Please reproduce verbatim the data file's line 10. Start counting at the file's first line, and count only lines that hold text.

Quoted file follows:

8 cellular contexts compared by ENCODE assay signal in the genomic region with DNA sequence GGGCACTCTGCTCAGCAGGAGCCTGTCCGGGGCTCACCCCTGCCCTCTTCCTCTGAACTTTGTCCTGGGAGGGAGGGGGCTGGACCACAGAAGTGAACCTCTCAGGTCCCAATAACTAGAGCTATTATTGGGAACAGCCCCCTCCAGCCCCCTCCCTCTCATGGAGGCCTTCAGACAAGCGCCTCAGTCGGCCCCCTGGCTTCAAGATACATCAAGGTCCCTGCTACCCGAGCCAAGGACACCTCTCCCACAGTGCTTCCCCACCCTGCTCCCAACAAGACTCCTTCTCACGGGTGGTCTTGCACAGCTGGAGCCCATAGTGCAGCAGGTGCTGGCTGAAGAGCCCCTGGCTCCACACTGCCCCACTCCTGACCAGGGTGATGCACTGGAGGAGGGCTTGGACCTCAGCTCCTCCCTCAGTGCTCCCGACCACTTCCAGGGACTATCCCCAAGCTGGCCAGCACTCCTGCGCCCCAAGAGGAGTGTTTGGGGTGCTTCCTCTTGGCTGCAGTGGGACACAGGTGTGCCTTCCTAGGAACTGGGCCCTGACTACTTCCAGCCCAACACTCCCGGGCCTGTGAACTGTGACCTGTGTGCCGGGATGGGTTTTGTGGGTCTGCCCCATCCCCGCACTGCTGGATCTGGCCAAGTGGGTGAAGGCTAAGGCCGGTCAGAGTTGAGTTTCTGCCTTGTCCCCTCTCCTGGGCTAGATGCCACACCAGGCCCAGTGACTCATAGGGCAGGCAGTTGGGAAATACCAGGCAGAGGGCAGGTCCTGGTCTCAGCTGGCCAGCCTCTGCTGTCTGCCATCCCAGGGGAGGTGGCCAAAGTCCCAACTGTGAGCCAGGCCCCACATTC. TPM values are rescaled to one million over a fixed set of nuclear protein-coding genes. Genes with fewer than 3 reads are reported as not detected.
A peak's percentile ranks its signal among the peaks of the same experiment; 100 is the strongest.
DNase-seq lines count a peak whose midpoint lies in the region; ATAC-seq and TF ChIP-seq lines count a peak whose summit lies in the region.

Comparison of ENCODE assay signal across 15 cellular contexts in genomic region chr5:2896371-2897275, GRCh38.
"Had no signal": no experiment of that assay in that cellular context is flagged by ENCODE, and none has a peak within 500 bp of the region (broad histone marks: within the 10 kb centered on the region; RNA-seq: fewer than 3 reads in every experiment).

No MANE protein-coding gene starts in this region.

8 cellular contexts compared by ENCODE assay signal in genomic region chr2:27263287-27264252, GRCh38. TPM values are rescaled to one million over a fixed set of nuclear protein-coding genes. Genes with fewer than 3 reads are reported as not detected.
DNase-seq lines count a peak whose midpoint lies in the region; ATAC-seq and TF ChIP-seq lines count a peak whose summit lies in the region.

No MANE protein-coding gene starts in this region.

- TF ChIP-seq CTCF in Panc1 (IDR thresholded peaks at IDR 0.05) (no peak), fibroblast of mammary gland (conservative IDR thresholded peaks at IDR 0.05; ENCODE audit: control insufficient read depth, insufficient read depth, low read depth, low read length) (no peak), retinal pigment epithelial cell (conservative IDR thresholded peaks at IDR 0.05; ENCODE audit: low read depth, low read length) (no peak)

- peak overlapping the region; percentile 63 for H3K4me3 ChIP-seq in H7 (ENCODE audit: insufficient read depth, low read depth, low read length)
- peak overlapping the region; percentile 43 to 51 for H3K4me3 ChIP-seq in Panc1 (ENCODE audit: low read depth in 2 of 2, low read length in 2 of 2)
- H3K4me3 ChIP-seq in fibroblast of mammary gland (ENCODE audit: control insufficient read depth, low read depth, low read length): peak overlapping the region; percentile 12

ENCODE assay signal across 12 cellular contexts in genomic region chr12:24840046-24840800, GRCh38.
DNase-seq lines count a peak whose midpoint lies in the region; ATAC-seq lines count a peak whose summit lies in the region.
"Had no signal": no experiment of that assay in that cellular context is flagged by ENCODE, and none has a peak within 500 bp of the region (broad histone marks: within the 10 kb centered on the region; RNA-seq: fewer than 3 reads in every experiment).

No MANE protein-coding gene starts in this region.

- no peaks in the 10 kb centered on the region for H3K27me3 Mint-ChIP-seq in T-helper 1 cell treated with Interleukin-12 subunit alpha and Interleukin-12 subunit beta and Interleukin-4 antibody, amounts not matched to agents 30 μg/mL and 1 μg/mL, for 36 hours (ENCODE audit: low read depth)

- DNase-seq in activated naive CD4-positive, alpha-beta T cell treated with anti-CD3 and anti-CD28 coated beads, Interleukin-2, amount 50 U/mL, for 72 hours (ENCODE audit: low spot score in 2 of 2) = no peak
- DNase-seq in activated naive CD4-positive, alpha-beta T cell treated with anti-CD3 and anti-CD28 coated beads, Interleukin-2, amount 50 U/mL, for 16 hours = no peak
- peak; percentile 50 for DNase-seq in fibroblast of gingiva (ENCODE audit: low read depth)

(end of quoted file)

- TF ChIP-seq CTCF in Panc1 (IDR thresholded peaks at IDR 0.05) (no peak), fibroblast of mammary gland (conservative IDR thresholded peaks at IDR 0.05; ENCODE audit: control insufficient read depth, insufficient read depth, low read depth, low read length) (no peak), retinal pigment epithelial cell (conservative IDR thresholded peaks at IDR 0.05; ENCODE audit: low read depth, low read length) (no peak)